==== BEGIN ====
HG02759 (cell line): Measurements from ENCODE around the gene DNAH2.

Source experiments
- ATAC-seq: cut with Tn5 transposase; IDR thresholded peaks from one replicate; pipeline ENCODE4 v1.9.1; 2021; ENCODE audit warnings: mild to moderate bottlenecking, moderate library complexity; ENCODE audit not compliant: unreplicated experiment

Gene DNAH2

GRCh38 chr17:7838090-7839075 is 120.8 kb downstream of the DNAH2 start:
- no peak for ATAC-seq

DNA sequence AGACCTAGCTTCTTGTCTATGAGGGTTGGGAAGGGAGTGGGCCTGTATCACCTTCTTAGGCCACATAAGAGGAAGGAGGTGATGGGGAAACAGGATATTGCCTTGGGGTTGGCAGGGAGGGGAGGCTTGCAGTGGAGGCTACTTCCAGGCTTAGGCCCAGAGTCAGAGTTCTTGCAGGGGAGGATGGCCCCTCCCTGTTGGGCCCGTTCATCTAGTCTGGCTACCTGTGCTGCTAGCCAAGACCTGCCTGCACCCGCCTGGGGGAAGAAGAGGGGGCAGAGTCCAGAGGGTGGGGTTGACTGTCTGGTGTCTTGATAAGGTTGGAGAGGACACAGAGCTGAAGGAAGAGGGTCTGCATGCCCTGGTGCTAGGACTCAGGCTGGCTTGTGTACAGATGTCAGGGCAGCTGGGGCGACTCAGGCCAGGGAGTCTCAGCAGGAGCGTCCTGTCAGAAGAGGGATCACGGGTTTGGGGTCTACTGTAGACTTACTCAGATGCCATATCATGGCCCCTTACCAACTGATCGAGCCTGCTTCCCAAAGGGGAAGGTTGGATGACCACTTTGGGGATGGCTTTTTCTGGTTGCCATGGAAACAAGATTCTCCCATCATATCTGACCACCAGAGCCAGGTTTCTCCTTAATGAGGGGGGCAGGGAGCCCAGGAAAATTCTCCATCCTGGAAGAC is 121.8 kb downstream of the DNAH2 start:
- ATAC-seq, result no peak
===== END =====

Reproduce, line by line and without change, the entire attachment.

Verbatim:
HG02759 (cell line): Measurements from ENCODE around the gene DNAH2.

Source experiments
- ATAC-seq: cut with Tn5 transposase; IDR thresholded peaks from one replicate; pipeline ENCODE4 v1.9.1; 2021; ENCODE audit warnings: mild to moderate bottlenecking, moderate library complexity; ENCODE audit not compliant: unreplicated experiment

Gene DNAH2

GRCh38 chr17:7838090-7839075 is 120.8 kb downstream of the DNAH2 start:
- no peak for ATAC-seq

DNA sequence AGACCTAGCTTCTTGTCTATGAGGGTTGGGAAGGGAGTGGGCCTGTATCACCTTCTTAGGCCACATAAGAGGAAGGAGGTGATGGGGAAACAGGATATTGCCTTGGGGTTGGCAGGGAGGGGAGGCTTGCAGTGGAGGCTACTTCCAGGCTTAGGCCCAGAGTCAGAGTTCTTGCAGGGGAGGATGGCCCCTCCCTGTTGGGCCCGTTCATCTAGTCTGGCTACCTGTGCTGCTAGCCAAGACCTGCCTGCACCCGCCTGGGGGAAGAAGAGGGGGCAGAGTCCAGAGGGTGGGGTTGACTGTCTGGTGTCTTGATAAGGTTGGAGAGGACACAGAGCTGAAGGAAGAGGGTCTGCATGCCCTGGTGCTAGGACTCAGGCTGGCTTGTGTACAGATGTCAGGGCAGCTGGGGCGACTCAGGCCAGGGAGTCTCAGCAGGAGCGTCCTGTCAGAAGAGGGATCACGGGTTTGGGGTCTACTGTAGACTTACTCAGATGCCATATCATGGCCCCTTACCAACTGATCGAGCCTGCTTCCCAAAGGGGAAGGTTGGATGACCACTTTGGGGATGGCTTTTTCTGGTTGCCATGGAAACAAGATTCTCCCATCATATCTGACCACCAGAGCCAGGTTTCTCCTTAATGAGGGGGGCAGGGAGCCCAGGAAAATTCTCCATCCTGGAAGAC is 121.8 kb downstream of the DNAH2 start:
- ATAC-seq, result no peak